The question I address here is the one archers face: Should I focus on what needs improving, that is my weaknesses, or should I focus on my strengths? This a very good question and it must be answered if one is to shape good practice plans for the simple reason that working on the wrong solution rarely solves problems.
We humans, please note, have a bad case of awfulizing. When confronted with something negative we tend to dwell on it, make it out to be a bigger issue than it really is and be negatively affected by our thoughts. We quickly go from “Boy, this is awful” to “We’re doomed!” This propensity not withstanding, most archers are told to work on their weaknesses. I even made it into a practice framework.
My recommended practice structure is: you identify the weak points in your shot and list them for improvement (on The List), then when all aspects of your shot are at the same level of quality (the factor that tells you when you can stop working on each of those issues), you assess whether you are content with your performance at that level and if not then you go another round. If you can’t find any weaknesses, then all of the form elements making up your shot are to be improved to get to a new, higher level of performance.
So, that is what you should do, right?
Uh . . . maybe.
There is a downside to doing this. One of the big ones is we do not track progress at all well and we can get to a point of “I have been working to fix my problems for years now and I don’t seem to be getting anywhere! And I seem to have the same number of problems now that I had then.” The failing here is in not recognizing that there will always be weaker and stronger points in your shot. And as you progress, that is get better and better and better, it becomes more and more difficult to make progress. Economists call this the law of diminishing returns. It shows up in things like the Pareto Law, which is often stated as the 80:20 Rule: 80% of the progress comes from the first 20% of the effort. The flip side of which is the last 20% of the progress comes from 80% of the effort! For archers to understand this, have them compare how difficult it was to achieve a score of ten points (0 to a total score of 10 points), the first time in an Indoor 300 Round with how difficult it is scoring the last ten points for the first time in an Indoor 300 Round (290 to a total score of 300 points).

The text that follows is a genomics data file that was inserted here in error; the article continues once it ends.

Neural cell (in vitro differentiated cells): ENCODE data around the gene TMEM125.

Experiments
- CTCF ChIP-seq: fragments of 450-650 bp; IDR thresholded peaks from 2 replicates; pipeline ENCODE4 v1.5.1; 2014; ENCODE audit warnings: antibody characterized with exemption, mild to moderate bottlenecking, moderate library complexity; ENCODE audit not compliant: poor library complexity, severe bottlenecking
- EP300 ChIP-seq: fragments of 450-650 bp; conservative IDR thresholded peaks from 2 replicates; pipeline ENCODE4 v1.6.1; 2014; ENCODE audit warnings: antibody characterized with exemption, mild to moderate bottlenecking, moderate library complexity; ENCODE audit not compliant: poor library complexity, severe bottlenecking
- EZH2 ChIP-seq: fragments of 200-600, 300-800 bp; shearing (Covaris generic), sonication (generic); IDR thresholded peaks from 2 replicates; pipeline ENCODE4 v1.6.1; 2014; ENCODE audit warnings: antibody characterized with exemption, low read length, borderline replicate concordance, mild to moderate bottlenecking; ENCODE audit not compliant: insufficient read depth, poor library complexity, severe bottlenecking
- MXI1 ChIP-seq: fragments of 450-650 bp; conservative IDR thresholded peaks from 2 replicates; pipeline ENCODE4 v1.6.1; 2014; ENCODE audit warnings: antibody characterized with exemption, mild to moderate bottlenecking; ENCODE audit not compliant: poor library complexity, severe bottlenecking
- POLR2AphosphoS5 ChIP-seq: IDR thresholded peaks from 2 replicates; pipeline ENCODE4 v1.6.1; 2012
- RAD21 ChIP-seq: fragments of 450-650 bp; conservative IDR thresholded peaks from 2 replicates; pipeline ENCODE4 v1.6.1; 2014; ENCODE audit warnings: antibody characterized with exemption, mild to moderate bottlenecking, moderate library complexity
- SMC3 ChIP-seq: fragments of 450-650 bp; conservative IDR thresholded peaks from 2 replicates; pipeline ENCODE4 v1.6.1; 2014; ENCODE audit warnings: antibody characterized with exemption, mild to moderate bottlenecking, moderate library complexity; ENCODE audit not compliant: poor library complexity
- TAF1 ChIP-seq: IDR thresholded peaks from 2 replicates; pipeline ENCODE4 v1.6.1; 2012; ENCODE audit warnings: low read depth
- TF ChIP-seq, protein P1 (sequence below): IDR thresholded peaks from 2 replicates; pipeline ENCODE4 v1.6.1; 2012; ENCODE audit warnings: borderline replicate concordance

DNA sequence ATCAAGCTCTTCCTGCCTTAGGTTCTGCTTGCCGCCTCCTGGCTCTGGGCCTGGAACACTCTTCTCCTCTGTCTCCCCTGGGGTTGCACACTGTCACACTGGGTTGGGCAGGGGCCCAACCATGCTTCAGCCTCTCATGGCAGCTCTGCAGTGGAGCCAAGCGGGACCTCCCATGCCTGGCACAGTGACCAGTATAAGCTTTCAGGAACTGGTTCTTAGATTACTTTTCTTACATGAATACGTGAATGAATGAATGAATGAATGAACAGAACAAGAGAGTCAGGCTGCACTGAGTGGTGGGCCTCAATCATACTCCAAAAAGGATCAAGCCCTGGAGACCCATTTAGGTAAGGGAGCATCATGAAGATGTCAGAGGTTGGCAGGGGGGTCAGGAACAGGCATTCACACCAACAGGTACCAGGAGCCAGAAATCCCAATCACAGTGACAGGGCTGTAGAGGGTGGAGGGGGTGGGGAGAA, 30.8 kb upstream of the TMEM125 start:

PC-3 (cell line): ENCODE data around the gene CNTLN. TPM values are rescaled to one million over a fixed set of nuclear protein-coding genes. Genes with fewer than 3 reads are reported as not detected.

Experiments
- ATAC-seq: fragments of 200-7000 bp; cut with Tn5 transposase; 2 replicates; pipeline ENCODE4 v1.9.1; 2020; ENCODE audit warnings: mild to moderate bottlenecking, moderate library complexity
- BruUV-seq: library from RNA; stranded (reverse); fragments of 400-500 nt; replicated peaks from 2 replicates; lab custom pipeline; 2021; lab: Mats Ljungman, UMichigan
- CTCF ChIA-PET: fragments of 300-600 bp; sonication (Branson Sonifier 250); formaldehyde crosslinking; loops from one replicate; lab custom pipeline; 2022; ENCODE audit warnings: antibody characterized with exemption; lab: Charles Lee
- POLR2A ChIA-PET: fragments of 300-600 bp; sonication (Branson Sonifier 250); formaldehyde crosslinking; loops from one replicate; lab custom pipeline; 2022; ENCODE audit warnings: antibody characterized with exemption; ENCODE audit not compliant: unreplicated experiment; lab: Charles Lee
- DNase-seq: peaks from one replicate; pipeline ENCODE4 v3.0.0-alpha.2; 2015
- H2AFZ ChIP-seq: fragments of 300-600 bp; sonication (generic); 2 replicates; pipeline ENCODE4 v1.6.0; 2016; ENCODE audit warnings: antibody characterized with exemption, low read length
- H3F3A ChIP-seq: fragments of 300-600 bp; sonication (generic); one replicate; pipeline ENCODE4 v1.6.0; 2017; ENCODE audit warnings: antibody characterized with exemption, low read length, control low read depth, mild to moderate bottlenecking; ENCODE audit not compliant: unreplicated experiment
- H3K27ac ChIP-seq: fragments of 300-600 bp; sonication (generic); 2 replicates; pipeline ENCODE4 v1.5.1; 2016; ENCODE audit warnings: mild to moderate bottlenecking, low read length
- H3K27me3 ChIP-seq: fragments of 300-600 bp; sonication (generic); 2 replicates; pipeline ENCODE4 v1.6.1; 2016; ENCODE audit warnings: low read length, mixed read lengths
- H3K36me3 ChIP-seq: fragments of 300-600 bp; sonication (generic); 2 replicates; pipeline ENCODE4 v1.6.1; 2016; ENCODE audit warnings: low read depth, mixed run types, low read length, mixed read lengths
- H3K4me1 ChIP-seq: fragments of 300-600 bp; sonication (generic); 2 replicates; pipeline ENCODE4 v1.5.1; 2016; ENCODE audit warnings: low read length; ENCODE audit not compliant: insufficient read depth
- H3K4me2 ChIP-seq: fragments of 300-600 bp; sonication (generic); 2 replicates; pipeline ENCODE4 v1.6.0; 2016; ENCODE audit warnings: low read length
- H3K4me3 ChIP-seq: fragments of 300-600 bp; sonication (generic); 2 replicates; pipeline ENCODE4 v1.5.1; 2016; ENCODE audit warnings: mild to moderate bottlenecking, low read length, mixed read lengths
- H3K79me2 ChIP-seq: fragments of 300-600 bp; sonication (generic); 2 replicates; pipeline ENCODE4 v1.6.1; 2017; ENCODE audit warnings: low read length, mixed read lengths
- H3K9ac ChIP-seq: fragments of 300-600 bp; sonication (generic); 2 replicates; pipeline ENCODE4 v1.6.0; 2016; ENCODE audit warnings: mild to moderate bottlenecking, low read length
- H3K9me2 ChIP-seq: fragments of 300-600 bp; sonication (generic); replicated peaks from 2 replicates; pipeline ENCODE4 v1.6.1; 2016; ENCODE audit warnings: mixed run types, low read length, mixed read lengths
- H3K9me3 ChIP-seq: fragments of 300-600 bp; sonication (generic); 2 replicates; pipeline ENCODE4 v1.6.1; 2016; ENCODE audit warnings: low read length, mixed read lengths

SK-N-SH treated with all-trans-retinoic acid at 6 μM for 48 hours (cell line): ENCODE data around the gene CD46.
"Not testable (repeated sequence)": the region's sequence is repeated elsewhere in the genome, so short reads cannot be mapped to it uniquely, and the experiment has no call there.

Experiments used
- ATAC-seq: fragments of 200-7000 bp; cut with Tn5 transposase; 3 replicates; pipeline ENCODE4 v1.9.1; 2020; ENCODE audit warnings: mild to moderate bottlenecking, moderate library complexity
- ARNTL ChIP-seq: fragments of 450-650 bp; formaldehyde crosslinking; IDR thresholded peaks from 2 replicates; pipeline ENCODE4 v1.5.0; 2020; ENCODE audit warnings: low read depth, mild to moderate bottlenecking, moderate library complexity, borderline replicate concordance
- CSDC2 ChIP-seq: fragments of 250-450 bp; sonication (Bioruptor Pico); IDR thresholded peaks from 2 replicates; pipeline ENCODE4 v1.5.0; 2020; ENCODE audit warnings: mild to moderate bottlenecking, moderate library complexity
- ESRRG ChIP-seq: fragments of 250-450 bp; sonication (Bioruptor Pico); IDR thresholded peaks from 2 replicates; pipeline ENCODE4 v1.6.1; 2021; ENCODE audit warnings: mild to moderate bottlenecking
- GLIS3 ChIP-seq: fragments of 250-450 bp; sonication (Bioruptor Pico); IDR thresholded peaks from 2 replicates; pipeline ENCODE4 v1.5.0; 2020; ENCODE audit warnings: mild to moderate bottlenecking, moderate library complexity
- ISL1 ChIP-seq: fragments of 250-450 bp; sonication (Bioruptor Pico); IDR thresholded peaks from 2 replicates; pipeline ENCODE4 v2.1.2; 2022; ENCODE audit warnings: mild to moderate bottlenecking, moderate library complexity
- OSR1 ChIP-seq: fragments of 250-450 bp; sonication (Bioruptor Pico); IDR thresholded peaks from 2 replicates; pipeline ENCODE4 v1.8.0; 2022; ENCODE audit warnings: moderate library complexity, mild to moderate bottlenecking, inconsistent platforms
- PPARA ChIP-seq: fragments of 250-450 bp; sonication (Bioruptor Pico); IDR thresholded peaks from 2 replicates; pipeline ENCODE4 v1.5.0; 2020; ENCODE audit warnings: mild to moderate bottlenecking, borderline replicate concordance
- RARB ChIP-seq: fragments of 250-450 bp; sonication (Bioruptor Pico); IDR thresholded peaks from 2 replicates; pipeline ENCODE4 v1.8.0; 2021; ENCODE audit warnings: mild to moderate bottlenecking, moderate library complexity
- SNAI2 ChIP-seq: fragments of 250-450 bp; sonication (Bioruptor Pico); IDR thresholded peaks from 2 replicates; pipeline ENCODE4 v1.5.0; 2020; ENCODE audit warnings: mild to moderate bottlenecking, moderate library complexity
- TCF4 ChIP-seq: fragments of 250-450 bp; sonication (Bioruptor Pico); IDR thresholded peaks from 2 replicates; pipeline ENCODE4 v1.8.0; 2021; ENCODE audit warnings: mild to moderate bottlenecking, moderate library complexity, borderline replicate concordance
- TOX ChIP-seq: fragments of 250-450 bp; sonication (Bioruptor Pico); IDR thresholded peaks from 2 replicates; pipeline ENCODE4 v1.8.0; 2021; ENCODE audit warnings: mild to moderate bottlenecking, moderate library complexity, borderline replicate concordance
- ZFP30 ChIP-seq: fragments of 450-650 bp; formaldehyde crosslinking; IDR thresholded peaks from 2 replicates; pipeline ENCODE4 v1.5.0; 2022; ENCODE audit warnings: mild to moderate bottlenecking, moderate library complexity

And, if you don’t keep careful records, you may not be seeing the progress made. I recently blogged about my use of “The List” and why it is important to not throw away old lists or to obliterate items on the list, with just single line outs allowed so you can go back and read about all of the items you have improved.
Plus there are good arguments to be made for working on your strengths. A big one is you are working on positives rather than negatives. And studies do show that if you concentrate on strengths, often weakness just sort of drift away. For example, reading well written texts enhances your ability to spell. If you read words with, well let’s just call them “different” spellings, then your ability to spell those words is eroded. As a teacher tasked with grading students’ written work, I can attest to this. I would see certain words miss-spelled so often that my ability to spell those words correctly suffered to the point of having to look up the correct spellings of those words quite often.
So, really, what are you supposed to do?
It is obvious: both. Do both.
I suggest working on your weakness and, from time to time working on your strengths. As yet another example, if you increase the strength of a certain muscle group, say your biceps muscles, gaining that increased strength leads to your handling of, say, heavier objects, which taxes other neighboring muscle groups that tends to make them stronger, so by all means, do work on your strengths, they are contagious!. Also, characterizing your weaknesses can be really helpful in feeling as if you have “left no stone unturned,” and that when things go wrong, if it is a recognized problem, you will also have a recognized solution that you have been working on. So, if you tend to drop your bow arm too early in a shot and have been applying a drill to fix that, if you drop your bow arm in competition, you are in a position of not only recognizing what had happened, but confident in a fix you can apply.
So, Grasshopper, do both.